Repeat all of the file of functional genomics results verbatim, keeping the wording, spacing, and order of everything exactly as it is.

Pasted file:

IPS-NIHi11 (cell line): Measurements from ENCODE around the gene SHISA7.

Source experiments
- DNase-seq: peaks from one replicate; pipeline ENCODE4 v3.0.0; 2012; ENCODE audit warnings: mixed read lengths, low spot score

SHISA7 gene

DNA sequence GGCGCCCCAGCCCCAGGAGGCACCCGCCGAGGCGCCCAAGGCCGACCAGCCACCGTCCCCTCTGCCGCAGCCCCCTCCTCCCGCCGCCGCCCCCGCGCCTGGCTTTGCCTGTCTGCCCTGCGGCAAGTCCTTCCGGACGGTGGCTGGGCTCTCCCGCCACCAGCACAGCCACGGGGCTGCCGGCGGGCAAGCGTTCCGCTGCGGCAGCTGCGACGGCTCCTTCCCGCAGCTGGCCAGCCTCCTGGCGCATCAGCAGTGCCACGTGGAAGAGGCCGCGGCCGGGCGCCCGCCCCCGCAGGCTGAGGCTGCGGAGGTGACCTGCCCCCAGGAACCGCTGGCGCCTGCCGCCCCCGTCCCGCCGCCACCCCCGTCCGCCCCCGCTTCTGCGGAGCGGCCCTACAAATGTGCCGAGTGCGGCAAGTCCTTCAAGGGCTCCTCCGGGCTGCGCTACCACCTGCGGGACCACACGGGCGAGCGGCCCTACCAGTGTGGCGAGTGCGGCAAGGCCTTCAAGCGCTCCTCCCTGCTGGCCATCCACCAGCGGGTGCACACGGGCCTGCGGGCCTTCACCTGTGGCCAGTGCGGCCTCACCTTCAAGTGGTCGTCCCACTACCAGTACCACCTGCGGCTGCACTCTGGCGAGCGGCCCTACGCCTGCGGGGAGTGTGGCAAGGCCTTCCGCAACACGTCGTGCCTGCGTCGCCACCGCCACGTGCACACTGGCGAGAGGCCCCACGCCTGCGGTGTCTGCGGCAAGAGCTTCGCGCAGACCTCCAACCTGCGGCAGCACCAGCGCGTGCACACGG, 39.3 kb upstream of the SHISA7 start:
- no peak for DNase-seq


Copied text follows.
IPS-NIHi11 (cell line): Measurements from ENCODE around the gene SHISA7.

Source experiments
- DNase-seq: peaks from one replicate; pipeline ENCODE4 v3.0.0; 2012; ENCODE audit warnings: mixed read lengths, low spot score

SHISA7 gene

DNA sequence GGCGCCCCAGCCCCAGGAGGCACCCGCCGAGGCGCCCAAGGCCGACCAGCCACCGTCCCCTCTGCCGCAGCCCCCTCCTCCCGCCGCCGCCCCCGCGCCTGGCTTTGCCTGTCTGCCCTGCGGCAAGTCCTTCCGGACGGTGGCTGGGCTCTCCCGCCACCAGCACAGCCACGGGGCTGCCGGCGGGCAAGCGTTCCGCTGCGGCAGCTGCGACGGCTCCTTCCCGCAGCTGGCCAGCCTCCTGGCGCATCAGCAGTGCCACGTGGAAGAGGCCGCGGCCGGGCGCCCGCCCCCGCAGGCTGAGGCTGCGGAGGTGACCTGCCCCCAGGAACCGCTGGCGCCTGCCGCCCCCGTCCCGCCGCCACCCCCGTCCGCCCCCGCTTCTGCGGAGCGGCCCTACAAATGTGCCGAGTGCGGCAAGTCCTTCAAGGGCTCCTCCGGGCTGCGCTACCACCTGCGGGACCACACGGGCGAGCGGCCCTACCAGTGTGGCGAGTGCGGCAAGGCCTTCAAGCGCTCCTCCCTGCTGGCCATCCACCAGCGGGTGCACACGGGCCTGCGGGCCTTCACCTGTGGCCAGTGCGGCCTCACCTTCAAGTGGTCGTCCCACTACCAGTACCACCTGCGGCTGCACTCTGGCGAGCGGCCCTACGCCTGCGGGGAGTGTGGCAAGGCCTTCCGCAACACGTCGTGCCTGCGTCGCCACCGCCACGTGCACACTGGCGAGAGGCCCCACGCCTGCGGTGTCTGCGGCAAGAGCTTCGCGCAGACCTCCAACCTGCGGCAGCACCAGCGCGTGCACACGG, 39.3 kb upstream of the SHISA7 start:
- no peak for DNase-seq